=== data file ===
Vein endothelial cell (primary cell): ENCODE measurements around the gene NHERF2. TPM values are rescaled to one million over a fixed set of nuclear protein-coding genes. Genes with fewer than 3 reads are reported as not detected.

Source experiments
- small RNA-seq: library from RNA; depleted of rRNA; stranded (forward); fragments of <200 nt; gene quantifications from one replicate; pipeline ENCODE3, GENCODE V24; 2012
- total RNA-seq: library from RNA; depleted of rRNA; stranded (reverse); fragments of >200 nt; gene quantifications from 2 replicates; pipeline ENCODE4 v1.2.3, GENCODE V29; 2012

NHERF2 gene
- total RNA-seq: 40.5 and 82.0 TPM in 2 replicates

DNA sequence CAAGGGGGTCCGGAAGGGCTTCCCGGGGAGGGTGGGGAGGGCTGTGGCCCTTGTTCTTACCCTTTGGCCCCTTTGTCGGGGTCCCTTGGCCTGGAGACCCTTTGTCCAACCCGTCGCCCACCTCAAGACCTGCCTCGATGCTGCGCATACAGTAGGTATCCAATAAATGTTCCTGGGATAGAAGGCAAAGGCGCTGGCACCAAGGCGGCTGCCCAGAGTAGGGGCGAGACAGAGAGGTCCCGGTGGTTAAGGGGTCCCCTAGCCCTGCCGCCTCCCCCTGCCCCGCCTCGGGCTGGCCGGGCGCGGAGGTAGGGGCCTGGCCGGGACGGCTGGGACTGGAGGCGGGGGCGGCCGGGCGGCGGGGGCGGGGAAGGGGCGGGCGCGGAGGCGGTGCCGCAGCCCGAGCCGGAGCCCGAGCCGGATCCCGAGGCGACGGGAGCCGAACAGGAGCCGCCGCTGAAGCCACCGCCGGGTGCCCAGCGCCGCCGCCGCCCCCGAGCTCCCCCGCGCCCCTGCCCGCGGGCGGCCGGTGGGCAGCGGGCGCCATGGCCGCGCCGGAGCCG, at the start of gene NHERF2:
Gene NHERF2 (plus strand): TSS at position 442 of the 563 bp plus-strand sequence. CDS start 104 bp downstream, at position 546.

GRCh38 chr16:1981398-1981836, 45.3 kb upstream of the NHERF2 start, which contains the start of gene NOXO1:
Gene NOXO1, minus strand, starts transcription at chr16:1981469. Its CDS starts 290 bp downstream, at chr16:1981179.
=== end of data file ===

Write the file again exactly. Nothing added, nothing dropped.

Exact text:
Vein endothelial cell (primary cell): ENCODE measurements around the gene NHERF2. TPM values are rescaled to one million over a fixed set of nuclear protein-coding genes. Genes with fewer than 3 reads are reported as not detected.

Source experiments
- small RNA-seq: library from RNA; depleted of rRNA; stranded (forward); fragments of <200 nt; gene quantifications from one replicate; pipeline ENCODE3, GENCODE V24; 2012
- total RNA-seq: library from RNA; depleted of rRNA; stranded (reverse); fragments of >200 nt; gene quantifications from 2 replicates; pipeline ENCODE4 v1.2.3, GENCODE V29; 2012

NHERF2 gene
- total RNA-seq: 40.5 and 82.0 TPM in 2 replicates

DNA sequence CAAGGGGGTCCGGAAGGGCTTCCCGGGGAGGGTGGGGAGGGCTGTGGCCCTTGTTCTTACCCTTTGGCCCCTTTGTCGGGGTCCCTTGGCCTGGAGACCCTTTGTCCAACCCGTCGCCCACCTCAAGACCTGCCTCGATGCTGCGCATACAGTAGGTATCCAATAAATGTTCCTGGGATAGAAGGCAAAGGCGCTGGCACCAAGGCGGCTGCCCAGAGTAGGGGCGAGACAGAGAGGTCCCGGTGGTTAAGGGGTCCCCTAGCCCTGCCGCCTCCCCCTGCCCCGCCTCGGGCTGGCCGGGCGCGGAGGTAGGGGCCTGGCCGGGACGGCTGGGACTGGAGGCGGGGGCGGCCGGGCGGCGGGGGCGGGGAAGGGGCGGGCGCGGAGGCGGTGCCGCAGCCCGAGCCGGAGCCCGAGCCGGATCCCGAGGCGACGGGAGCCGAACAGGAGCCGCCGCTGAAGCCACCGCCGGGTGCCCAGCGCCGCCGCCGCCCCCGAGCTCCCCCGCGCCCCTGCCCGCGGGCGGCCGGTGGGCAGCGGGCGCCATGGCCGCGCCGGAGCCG, at the start of gene NHERF2:
Gene NHERF2 (plus strand): TSS at position 442 of the 563 bp plus-strand sequence. CDS start 104 bp downstream, at position 546.

GRCh38 chr16:1981398-1981836, 45.3 kb upstream of the NHERF2 start, which contains the start of gene NOXO1:
Gene NOXO1, minus strand, starts transcription at chr16:1981469. Its CDS starts 290 bp downstream, at chr16:1981179.